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Just Finished:: Angela: Asgard's Assassin, vol 1: Priceless. Which I really liked! I didn't LOVE it, like I was expecting to, but it's still a really interesting book with solid characters and SUCH BEAUTIFUL ART OMG.

Currently Reading: Starman, vol 2: Night and Day. I haven't got too far into this, but my god you guys Starman is amazing and I'd recommend it to anybody. It's just got such solid writing, and a really grasp of why superheroes are basically the greatest thing in the universe.

Coming up: GUESS WHO DOESN'T KNOW. That's a bad question, it's me every time. Um. UM. Maybe Batman: Harley and Ivy? I've been meaning to get around to it for a while, and since I now have a copy on my phone...

Comments

( 8 comments — Leave a comment )
ragnarok_08
Apr. 21st, 2016 02:38 am (UTC)
Asgard's Assassin sounds neat, and Starman sounds just amazing :)
doreyg
Apr. 26th, 2016 10:13 am (UTC)
Starman is so good! I really love it. :)
night_owl_9
Apr. 21st, 2016 03:38 am (UTC)
I'm intrigued by Harley and Ivy. I hope you like it!
doreyg
Apr. 26th, 2016 10:14 am (UTC)
I really did! It was a lot of fun, very in the style of Batman: TAS. :D
ladymercury_10
Apr. 22nd, 2016 03:10 am (UTC)
I was pretty meh on Asgard's Assassin, but gosh, the art was pretty. Stephanie Hans is pretty great.

Sell me on Starman?
doreyg
Apr. 26th, 2016 10:22 am (UTC)
That's basically my stance! It wasn't exactly a bad story, but considering the writers I was expecting a little more weight to it. The art pretty much made up for it, though! SO PRETTY.

Starman is excellent! It's a comic book which came out largely in the 90s (so does have some 90s typical attitudes, just as a warning), and is basically a wonderful story about the tension between the golden age of superheroes and the modern age of superheroes.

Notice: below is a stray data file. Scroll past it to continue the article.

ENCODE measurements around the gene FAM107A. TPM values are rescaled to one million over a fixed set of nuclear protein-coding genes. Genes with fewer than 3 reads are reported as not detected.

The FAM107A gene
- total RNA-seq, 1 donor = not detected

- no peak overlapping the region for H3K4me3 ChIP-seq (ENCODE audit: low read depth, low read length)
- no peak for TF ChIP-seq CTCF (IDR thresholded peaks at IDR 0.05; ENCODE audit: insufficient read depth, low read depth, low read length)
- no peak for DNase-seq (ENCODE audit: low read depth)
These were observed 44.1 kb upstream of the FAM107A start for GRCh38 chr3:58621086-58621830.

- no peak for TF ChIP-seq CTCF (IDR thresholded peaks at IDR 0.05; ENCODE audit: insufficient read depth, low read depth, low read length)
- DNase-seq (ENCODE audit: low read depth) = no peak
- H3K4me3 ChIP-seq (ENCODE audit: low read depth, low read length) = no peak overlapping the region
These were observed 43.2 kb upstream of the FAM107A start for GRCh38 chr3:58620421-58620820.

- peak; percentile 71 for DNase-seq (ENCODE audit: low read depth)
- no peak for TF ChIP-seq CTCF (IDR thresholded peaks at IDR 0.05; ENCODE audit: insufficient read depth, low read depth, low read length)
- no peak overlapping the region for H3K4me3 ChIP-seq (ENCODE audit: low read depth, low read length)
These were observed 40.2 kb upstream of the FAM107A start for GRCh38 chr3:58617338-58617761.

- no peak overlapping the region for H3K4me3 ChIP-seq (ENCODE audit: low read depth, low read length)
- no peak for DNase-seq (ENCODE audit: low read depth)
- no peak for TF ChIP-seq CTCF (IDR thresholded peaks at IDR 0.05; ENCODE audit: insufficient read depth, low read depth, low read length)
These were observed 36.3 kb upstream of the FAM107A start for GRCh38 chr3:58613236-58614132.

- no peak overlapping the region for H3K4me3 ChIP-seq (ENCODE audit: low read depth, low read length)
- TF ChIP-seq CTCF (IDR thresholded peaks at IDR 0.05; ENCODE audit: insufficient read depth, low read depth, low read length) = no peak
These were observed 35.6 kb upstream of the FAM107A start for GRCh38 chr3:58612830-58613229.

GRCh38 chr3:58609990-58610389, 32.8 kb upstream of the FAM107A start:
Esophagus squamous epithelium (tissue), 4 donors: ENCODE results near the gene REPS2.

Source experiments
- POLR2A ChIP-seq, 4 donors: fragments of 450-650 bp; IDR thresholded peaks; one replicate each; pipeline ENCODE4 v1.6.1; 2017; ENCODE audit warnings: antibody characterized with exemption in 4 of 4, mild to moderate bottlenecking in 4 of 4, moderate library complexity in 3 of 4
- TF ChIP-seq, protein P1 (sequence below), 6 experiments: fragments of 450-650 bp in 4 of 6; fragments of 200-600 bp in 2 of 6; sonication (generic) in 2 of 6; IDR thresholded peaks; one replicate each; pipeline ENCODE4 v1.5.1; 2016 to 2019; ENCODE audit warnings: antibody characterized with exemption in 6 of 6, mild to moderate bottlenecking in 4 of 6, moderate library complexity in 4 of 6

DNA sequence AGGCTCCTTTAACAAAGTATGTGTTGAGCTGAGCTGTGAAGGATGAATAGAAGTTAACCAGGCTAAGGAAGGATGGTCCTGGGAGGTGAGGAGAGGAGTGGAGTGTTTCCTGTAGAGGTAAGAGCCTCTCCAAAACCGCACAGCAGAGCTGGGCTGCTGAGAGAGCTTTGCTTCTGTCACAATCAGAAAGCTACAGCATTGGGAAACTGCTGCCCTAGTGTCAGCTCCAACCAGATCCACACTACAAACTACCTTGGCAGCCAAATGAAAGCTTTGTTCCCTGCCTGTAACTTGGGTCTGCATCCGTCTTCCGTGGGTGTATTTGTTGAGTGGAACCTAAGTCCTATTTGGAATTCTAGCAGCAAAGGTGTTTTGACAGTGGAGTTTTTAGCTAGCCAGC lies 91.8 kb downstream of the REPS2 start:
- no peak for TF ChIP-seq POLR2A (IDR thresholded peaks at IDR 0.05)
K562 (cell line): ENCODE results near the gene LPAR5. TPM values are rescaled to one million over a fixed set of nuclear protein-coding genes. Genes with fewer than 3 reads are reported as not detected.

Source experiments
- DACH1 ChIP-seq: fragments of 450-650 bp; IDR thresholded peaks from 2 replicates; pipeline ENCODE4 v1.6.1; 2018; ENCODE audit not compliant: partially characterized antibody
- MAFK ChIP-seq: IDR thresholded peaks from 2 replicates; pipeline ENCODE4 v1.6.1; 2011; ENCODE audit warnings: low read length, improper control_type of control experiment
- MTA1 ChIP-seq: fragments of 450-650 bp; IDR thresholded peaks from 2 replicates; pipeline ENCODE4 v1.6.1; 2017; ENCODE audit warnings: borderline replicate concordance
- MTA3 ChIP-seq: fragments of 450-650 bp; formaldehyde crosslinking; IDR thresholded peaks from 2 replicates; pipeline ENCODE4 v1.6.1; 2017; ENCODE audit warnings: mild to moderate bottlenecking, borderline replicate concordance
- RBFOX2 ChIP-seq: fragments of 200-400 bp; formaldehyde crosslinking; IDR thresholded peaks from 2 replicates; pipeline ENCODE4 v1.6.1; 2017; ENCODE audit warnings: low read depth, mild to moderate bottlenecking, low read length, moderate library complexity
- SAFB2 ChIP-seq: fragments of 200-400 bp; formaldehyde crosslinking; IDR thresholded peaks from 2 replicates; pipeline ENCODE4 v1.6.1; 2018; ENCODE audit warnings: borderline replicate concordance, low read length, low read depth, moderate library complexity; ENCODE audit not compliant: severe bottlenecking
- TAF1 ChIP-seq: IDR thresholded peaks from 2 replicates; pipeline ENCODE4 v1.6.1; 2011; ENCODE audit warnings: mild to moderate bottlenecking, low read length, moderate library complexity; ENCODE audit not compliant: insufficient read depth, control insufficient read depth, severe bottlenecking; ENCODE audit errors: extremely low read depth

The main character is Jack Knight, a tattooed junk dealer and an adorable failure at being an adult a lot of the time, who does not at all want to be a superhero at the start but is driven into showing just how much of a hero he can be. The focus is largely on him, but it's also on Ted Knight - his father, the original Golden Age Starman - and The Shade - a Victorian immortal with shadow powers, and also possibly the best character ever - and various other Starmen and also the reaction of the public to superhero powers.

It is basically an essay on the evolution of comics between the 1940s and the 1990s, but unlike a few more recent comics *Eyeballs Geoff Johns* it does it in a way that condemns neither. It's about the world changing, and how people deal with that and find that it's not actually that bad a thing. Dark things happen, but it has this wonderfully hopeful tone which I absolutely love. It's entirely about hope, and the varying natures of heroism, and the power of stories to change lives.

...And I'm not sure how much sense that makes, but I'd really recommend giving at least the first arc a go! It's a real love letter to the things I love about comics, and actually seems to critically examine the things I don't love so much about comics surprisingly often. I haven't finished reading it all yet, but it's definitely recommended on all levels. :D
ladymercury_10
May. 1st, 2016 04:21 am (UTC)
That sounds really cool. Is it a Vertigo title? Or is it mainstream DC? And does Starman have any connection to Stargirl or is it a naming coincidence?
doreyg
May. 9th, 2016 10:25 am (UTC)
Mainsteam DC, surprisingly! But the creator had a hell of a lot of control over it. And I don't think he did initially, but I think something along those lines might happen later on in the run. It does a really good job of tying things into each other! :)
( 8 comments — Leave a comment )